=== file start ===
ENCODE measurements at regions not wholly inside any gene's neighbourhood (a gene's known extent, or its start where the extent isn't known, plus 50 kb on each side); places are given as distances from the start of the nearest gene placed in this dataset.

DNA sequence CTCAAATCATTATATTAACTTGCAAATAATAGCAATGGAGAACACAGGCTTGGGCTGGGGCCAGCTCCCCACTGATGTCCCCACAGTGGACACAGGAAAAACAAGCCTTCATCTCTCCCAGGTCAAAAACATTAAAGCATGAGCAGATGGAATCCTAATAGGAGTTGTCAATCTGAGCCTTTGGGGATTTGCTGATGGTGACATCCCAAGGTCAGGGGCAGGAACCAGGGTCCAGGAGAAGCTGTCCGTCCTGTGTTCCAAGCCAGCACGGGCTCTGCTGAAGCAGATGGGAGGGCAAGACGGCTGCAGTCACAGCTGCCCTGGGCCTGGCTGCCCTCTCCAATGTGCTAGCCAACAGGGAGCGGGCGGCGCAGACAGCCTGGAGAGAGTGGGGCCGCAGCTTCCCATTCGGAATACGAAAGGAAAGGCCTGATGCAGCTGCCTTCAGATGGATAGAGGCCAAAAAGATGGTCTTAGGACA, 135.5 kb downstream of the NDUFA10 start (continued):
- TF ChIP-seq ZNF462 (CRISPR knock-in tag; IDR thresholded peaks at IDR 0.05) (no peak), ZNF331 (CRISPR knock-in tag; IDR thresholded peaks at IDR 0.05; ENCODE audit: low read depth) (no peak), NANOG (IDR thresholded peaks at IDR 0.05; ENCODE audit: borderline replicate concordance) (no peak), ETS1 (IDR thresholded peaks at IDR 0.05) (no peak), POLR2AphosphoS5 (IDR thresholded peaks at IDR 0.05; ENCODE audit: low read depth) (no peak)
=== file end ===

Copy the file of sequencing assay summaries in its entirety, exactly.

ENCODE measurements at regions not wholly inside any gene's neighbourhood (a gene's known extent, or its start where the extent isn't known, plus 50 kb on each side); places are given as distances from the start of the nearest gene placed in this dataset.

DNA sequence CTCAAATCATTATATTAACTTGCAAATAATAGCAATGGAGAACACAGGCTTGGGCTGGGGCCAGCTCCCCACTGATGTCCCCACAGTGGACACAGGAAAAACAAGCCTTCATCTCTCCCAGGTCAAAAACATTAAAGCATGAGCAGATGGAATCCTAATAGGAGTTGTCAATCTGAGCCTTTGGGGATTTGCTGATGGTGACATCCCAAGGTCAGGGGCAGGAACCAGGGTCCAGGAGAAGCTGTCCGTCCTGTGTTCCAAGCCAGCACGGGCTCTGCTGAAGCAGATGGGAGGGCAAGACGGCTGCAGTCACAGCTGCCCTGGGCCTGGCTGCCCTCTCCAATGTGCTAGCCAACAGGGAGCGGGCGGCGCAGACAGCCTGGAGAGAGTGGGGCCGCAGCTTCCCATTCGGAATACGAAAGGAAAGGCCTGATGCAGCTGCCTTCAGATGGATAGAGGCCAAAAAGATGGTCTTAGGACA, 135.5 kb downstream of the NDUFA10 start (continued):
- TF ChIP-seq ZNF462 (CRISPR knock-in tag; IDR thresholded peaks at IDR 0.05) (no peak), ZNF331 (CRISPR knock-in tag; IDR thresholded peaks at IDR 0.05; ENCODE audit: low read depth) (no peak), NANOG (IDR thresholded peaks at IDR 0.05; ENCODE audit: borderline replicate concordance) (no peak), ETS1 (IDR thresholded peaks at IDR 0.05) (no peak), POLR2AphosphoS5 (IDR thresholded peaks at IDR 0.05; ENCODE audit: low read depth) (no peak)